This is not to suggest that memory is unimportant, but rather that comprehension, associations, elaborations, and inferences are more important than verbatim memory of the arguments. (p. 10)
In this sense, understanding is a more personal set of "facts" (what Petty, Cacioppo, & Goldman (1981) have called a "self-schema") that wouldn't necessarily be included in a factual-recall evaluation. It is apparent from Tilden's advice on provocation versus instruction that he already knew this, even though it was inconsistent with prevailing communication theory during his time.
Our understanding about something is simply what we think about it; it is composed of a set of beliefs we have about the thing that psychologists call a "schema." To be sure, our beliefs about something may not be entirely accurate, and other people might disagree with them, but they are, for all intents and purposes, our understanding of it. So when interpretation provokes a person to think, it causes an elaboration process that creates or otherwise impacts understanding, generating a sort of internal conversation in the person's mind that, in turn, produces new beliefs or causes existing beliefs either to be reinforced or changed. Since what we believe about something constitutes our understanding of it, Tilden indeed seemed to be on the right track by claiming that interpretation, done well, can lead to personal understanding.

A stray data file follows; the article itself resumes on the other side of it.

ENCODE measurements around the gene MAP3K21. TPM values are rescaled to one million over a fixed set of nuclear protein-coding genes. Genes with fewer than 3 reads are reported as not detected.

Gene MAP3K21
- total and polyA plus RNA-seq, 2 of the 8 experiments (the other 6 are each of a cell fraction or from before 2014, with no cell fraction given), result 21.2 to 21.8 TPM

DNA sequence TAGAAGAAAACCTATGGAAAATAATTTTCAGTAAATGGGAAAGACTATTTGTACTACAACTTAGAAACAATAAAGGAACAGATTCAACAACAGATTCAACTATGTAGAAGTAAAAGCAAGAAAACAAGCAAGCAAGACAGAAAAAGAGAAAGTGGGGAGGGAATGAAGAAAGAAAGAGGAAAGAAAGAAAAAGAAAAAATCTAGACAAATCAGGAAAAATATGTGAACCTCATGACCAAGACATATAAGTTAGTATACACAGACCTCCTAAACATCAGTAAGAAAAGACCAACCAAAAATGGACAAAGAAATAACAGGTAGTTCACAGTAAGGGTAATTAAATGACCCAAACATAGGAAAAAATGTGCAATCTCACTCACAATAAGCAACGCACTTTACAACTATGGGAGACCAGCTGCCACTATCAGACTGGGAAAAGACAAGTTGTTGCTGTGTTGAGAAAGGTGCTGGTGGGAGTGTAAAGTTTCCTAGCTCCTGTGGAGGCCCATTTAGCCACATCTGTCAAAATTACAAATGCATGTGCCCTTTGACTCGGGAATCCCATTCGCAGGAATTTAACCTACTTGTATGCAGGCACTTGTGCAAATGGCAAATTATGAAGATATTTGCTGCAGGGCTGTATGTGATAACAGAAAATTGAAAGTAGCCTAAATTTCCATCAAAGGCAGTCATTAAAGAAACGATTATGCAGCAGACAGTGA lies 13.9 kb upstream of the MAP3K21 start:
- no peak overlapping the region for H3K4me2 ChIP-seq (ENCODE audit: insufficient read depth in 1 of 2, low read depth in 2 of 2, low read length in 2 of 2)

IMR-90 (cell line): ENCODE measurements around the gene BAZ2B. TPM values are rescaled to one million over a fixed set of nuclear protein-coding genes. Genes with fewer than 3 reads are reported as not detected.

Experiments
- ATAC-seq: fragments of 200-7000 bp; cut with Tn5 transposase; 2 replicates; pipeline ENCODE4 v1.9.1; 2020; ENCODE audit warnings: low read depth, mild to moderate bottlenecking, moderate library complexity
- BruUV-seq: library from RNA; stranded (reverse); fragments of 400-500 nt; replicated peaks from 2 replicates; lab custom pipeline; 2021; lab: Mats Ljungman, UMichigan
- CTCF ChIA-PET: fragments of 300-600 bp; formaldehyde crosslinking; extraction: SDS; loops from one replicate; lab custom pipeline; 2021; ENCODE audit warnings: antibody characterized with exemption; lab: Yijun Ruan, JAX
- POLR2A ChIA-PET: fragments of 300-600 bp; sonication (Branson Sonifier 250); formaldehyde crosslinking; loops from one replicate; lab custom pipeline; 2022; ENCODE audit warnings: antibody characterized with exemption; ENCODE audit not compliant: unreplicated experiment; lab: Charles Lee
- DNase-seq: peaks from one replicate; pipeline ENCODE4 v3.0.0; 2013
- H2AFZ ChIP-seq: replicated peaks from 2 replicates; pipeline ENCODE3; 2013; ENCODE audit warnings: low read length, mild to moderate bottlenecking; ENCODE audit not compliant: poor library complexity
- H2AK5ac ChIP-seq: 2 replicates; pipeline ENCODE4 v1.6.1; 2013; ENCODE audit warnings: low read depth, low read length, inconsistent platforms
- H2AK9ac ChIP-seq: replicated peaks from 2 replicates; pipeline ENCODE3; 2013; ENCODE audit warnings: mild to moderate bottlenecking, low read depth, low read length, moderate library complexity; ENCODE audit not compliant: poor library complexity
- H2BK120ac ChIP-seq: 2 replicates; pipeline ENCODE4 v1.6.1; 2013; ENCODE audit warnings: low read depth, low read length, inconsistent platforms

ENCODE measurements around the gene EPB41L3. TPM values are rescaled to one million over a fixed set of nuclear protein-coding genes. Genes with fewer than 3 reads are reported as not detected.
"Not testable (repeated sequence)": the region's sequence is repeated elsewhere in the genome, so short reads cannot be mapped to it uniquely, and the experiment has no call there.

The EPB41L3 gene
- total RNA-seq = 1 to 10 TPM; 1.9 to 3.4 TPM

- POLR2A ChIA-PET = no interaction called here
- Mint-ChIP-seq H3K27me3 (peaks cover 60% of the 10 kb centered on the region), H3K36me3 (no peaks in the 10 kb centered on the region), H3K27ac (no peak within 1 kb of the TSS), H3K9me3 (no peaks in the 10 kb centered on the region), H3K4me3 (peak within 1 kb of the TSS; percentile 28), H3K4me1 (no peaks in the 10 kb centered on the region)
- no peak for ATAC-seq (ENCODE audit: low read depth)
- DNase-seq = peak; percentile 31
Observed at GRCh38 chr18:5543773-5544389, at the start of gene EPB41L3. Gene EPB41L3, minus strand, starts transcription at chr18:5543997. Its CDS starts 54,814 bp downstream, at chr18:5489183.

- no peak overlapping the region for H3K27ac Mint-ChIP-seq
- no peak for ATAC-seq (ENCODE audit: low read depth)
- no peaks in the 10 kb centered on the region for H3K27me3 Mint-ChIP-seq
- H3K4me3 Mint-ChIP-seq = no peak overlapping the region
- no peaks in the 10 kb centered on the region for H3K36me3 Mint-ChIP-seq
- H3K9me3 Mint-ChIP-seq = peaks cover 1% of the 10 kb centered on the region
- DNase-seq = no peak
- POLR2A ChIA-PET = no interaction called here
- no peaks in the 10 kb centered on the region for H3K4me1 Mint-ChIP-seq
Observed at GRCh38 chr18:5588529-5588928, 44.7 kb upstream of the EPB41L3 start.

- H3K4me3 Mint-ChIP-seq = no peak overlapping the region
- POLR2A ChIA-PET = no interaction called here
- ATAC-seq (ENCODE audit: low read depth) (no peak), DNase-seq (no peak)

Through Understanding, Appreciation
But how might understanding lead to appreciation? Enter here the TPB that has led to literally hundreds of studies showing that people's beliefs about something give rise to their attitude about it (Ajzen & Fishbein, 2005). Attitudes are not the same as beliefs. Whereas a belief describes what "is," an attitude describes a person's evaluation of the thing, whether it's good or bad, right or wrong, positive or negative. Sentiments such as liking, loving, caring, and appreciating are attitudinal. When Tilden says that our understanding of something can lead to an appreciation of it, he's saying that our beliefs about a thing give rise to attitudes about it that are consistent with the beliefs. This is well established in psychological research, provided that we're clear on the thing the beliefs and attitude refer to.